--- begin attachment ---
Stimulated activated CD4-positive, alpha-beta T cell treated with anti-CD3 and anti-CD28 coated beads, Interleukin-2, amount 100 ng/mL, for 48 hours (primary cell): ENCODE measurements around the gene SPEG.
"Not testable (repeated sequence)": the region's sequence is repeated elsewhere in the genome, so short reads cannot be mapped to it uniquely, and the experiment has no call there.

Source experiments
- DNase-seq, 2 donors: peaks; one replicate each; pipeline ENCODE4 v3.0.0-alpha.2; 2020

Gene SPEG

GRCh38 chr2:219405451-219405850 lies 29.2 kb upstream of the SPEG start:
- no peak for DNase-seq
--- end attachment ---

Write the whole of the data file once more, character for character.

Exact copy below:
Stimulated activated CD4-positive, alpha-beta T cell treated with anti-CD3 and anti-CD28 coated beads, Interleukin-2, amount 100 ng/mL, for 48 hours (primary cell): ENCODE measurements around the gene SPEG.
"Not testable (repeated sequence)": the region's sequence is repeated elsewhere in the genome, so short reads cannot be mapped to it uniquely, and the experiment has no call there.

Source experiments
- DNase-seq, 2 donors: peaks; one replicate each; pipeline ENCODE4 v3.0.0-alpha.2; 2020

Gene SPEG

GRCh38 chr2:219405451-219405850 lies 29.2 kb upstream of the SPEG start:
- no peak for DNase-seq